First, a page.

Alpowa 2a.JPG
Coppei Trap 1.JPG
201002800 Response to ISRP no photo.doc
WDFWRotating Panel Sampling Proposal Narrative(1).doc (narrative)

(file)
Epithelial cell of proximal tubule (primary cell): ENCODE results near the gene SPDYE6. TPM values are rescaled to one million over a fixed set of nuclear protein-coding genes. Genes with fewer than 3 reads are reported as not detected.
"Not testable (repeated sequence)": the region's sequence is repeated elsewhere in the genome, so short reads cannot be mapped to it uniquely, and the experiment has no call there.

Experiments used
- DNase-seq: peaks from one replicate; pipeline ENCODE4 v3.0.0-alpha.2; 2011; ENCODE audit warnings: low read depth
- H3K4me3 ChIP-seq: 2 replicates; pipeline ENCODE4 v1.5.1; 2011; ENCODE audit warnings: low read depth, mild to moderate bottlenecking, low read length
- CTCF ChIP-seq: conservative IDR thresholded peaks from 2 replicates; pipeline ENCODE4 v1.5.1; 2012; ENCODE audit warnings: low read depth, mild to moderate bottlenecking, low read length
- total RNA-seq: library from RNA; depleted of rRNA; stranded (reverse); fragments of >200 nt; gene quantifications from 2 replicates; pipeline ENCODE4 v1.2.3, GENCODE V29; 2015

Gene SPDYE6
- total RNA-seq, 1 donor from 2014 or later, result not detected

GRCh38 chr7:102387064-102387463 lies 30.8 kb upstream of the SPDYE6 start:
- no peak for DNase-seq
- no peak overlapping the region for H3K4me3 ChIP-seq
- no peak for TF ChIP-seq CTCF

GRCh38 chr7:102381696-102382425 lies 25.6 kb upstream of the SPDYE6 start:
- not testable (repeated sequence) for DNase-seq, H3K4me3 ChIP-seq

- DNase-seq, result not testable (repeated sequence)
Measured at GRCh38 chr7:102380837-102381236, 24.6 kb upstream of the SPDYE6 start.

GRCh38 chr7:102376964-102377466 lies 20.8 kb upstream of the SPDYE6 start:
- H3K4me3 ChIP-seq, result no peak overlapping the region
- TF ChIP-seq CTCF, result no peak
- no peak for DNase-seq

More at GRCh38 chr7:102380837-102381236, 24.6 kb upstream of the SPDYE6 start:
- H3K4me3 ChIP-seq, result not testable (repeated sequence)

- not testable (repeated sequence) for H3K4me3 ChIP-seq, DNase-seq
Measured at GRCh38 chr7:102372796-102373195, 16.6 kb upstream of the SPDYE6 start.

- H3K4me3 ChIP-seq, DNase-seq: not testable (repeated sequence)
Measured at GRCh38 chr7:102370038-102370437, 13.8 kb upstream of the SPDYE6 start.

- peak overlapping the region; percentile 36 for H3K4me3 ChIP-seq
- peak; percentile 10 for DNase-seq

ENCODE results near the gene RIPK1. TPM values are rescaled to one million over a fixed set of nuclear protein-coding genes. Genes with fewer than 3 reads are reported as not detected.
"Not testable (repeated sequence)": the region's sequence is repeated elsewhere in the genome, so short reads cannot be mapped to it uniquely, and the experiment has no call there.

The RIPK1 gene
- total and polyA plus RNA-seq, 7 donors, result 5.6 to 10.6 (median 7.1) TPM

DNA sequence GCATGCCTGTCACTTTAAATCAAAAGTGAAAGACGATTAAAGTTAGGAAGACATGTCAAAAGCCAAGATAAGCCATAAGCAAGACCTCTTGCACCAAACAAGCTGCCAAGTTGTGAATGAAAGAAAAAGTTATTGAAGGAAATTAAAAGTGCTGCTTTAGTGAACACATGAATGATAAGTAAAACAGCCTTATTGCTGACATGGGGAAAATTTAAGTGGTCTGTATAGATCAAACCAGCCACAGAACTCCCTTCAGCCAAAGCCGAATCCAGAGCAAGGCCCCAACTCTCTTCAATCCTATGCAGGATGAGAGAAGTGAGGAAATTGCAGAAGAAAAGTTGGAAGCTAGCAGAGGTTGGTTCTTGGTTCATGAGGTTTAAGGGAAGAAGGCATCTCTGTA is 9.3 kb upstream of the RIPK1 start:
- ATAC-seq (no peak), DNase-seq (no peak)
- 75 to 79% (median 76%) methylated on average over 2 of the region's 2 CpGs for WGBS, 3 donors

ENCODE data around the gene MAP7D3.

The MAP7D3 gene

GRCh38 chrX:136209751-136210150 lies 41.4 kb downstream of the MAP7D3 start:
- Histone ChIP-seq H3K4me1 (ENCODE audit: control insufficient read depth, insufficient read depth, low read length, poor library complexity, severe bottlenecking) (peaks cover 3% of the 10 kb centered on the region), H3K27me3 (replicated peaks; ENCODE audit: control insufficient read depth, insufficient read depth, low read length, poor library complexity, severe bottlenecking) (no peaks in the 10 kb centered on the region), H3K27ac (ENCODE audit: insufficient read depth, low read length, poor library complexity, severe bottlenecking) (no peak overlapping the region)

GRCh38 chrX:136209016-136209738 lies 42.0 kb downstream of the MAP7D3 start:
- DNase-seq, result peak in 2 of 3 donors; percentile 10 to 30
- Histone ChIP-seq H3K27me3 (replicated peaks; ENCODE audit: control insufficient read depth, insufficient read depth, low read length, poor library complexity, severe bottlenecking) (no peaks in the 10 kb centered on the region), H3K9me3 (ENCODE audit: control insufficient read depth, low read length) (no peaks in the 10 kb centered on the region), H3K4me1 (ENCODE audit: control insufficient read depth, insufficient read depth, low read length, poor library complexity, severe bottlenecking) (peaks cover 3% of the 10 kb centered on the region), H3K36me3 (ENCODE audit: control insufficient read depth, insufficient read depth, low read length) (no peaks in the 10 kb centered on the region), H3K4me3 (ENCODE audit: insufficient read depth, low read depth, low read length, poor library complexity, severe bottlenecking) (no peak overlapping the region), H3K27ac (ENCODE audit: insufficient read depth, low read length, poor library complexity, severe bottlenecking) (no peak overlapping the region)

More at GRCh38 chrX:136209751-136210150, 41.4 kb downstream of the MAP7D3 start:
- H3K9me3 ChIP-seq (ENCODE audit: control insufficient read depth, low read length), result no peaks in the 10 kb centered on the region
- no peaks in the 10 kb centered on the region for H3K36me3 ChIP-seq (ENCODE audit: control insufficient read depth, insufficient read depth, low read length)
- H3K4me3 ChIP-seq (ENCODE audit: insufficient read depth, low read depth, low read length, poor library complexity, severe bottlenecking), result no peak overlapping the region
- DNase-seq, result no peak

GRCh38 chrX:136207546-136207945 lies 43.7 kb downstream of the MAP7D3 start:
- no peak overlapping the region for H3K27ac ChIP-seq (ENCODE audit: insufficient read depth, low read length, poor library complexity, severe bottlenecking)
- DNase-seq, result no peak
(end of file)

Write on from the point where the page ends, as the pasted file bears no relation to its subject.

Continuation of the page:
ISRP preliminary recommendation: Meets scientific criteria? Response requested